Moreover, every patient seen in secondary care generates a letter, often with requests for GP teams to follow up patients, monitor their treatment, arrange blood tests, or prescribe.

The work of a GP can be incredibly rewarding as we build long term relationships with people over years, and there is strong evidence for the benefits of continuity of care (for both patients and the care provider).  GPs are true “generalists” and the uncertainty of undifferentiated illness is stressful, especially when working remotely. GPs in the UK work at a higher level of intensity than elsewhere in Europe. GPs in the UK have the shortest consultation times in Europe, and UK GPs tend to see more than twice the safe recommended number of patients per day.

BMA appointment data show huge increases in activity over the past 18 months. Yes, there are more telephone appointments and fewer face to face appointments, but this is the same in all sectors of society—and the same for both community and hospital care. It should come as no surprise, or make headline news, because remote working is in line with direct government policy and is there to protect both patients and staff from a highly infectious and potentially lethal virus. It is especially important to protect the many vulnerable individuals we look after in general practice, in a time when there are over 30,000 covid-19 cases reported daily in the UK.

Despite political promises for an additional 6000 additional GPs in England by 2024, there has been a reduction in numbers rather than an increase. While there is a clear link between ratios of family doctors and life expectancy, the number of patients per practice is now 22% higher than it was in 2015, and the GP workforce has not grown with this demand. As a result, there are now just 0.46 fully qualified GPs per 1000 patients in England, down from 0.52 in 2015, which, when added to growing demand from the rising number of people living with complex chronic illness and poverty along with an ageing population, means that primary care is in a desperate situation. GP turnover is higher in deprived areas further exacerbating health inequalities.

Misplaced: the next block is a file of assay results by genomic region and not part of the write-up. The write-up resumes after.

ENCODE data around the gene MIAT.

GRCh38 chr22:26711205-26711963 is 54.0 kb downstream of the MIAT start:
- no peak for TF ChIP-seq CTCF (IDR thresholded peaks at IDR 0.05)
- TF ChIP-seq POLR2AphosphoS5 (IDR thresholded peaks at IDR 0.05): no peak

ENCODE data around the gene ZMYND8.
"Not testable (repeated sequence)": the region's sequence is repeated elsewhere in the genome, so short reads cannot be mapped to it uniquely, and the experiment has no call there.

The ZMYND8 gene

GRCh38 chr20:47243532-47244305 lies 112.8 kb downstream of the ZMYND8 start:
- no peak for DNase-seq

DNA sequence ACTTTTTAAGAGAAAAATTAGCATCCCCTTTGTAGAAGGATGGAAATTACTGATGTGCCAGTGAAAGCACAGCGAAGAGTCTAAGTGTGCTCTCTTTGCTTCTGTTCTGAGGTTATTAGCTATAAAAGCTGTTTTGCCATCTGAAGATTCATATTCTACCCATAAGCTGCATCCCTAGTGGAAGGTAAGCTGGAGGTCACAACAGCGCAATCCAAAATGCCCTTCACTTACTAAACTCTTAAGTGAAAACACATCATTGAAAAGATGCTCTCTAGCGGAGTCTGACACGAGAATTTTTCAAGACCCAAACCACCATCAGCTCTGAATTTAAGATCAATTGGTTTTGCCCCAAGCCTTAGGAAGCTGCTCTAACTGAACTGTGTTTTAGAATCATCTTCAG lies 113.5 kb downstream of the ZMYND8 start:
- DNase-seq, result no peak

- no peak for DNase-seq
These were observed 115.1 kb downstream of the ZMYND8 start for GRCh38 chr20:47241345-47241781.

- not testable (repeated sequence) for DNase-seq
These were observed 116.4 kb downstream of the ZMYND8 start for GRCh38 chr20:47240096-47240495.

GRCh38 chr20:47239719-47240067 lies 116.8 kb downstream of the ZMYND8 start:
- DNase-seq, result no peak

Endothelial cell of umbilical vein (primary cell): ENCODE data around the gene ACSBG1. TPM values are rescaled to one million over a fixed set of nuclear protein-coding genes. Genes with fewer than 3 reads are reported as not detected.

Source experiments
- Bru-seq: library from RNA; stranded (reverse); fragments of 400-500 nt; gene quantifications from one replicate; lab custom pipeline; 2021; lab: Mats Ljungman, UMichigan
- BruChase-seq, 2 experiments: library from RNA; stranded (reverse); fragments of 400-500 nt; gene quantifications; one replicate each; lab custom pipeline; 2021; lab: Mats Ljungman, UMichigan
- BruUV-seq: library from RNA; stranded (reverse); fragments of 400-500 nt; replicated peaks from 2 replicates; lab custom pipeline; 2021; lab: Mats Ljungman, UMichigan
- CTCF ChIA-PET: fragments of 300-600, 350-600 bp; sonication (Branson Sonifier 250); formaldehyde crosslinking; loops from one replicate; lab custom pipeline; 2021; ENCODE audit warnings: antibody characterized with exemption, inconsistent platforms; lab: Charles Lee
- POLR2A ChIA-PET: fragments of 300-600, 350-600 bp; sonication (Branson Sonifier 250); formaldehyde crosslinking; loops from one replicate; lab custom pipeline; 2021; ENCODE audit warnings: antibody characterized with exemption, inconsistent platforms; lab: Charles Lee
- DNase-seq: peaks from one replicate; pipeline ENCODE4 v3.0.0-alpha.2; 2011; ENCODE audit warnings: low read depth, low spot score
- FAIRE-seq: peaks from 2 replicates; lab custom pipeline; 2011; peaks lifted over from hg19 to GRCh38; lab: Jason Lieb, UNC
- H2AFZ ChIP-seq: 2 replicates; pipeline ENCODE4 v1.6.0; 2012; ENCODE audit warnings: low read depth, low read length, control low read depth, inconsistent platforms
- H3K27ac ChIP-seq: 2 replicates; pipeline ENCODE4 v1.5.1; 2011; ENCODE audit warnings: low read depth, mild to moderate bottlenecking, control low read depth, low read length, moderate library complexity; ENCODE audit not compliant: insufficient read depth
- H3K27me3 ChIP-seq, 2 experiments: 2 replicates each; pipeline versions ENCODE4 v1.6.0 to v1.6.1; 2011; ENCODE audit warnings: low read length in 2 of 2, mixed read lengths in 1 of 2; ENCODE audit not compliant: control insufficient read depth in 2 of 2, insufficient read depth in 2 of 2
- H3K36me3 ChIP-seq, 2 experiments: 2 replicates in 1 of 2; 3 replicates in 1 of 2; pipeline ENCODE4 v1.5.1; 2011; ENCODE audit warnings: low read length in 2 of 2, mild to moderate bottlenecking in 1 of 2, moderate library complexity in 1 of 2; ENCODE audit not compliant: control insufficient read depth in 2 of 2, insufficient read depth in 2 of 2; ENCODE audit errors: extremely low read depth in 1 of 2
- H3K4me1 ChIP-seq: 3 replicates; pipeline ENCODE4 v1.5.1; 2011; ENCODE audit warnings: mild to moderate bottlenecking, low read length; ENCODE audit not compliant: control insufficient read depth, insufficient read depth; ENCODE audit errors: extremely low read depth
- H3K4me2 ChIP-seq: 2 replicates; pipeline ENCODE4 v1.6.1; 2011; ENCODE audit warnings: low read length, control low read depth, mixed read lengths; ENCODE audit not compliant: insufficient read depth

Demand on general practice is increasing, while at the same time general practices are struggling to recruit staff. The current deepening GP crisis that we are facing is having widespread effects on patient care nationwide. The current crisis long predated covid-19, but the pandemic has highlighted the large cracks in the NHS. GP teams should not be made scapegoats for the political failings, under-funding, and shortages of essential staff, which are the root cause of the issue.